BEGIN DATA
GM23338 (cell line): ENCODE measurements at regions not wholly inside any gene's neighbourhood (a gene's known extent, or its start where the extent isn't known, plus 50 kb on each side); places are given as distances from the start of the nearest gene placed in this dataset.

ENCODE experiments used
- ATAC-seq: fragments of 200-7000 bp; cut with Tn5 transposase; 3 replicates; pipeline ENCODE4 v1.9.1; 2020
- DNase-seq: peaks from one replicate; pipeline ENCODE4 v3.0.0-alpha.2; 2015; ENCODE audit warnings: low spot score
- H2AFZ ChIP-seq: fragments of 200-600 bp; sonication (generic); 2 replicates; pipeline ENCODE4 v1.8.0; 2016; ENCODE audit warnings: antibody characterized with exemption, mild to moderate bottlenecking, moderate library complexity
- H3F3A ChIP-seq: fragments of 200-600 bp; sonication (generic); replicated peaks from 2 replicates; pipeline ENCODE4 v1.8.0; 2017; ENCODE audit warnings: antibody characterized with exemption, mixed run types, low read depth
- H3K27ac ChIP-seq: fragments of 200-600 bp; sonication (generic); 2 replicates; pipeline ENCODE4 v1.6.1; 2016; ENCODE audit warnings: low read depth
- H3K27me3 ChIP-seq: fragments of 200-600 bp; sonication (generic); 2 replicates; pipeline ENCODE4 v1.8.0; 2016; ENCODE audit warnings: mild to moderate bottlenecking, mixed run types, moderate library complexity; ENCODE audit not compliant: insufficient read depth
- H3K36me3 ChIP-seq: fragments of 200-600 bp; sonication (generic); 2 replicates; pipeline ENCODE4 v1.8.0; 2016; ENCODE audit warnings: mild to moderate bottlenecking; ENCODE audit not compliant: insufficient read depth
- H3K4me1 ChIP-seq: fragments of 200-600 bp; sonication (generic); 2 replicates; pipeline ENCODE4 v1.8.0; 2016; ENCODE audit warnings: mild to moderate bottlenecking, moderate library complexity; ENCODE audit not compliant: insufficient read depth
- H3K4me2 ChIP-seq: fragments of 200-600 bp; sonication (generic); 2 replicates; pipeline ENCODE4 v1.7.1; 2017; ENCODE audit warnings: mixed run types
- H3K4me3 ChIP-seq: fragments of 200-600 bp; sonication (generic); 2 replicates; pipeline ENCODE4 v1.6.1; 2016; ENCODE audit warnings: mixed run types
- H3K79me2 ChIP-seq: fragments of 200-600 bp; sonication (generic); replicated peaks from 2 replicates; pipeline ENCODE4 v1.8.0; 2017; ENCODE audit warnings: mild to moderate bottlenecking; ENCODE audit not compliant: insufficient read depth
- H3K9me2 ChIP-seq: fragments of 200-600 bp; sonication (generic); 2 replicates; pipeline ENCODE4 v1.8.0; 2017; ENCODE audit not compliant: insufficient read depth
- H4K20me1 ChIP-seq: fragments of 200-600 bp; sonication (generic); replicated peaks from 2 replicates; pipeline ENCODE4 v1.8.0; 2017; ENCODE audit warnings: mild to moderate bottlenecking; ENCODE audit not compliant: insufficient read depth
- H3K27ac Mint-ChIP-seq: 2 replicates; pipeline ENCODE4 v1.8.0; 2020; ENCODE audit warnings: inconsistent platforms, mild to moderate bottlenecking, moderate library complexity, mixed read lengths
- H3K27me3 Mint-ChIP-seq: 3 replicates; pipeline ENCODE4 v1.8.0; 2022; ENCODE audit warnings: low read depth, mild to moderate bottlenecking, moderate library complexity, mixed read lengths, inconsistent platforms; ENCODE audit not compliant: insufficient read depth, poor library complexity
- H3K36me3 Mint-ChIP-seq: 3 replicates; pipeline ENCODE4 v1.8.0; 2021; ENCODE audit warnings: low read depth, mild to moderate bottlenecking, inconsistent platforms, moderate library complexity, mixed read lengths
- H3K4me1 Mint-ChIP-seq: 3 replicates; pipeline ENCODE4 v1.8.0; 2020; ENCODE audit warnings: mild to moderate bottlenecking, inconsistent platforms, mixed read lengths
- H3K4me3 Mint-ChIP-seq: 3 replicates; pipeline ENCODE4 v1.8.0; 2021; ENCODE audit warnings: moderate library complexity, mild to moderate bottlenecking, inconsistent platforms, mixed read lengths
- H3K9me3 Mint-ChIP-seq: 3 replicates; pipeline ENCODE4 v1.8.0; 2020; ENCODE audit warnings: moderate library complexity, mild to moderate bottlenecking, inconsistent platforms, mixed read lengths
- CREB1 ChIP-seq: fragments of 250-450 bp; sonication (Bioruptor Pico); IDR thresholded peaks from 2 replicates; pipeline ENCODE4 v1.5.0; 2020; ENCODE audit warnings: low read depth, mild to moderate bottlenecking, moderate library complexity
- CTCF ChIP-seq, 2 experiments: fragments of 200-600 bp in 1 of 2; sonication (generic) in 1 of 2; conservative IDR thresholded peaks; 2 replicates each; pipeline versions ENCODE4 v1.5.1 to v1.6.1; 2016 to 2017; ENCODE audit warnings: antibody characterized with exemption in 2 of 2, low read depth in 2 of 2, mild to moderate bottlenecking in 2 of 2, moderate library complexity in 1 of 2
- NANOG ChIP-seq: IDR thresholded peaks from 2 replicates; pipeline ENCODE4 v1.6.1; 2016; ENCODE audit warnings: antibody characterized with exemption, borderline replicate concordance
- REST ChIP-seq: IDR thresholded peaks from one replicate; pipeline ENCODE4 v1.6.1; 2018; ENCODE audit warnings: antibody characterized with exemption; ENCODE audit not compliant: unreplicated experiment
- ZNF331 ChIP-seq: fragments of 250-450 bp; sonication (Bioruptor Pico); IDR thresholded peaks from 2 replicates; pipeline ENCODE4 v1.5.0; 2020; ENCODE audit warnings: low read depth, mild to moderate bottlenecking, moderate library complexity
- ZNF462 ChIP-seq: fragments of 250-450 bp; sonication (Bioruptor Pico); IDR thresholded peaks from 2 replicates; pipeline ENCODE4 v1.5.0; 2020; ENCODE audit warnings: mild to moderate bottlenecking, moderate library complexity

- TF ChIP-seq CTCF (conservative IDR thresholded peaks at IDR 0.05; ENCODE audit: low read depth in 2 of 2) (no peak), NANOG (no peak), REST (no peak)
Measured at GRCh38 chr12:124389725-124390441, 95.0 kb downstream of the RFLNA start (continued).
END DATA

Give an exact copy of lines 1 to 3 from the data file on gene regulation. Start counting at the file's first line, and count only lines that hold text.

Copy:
GM23338 (cell line): ENCODE measurements at regions not wholly inside any gene's neighbourhood (a gene's known extent, or its start where the extent isn't known, plus 50 kb on each side); places are given as distances from the start of the nearest gene placed in this dataset.

ENCODE experiments used
- ATAC-seq: fragments of 200-7000 bp; cut with Tn5 transposase; 3 replicates; pipeline ENCODE4 v1.9.1; 2020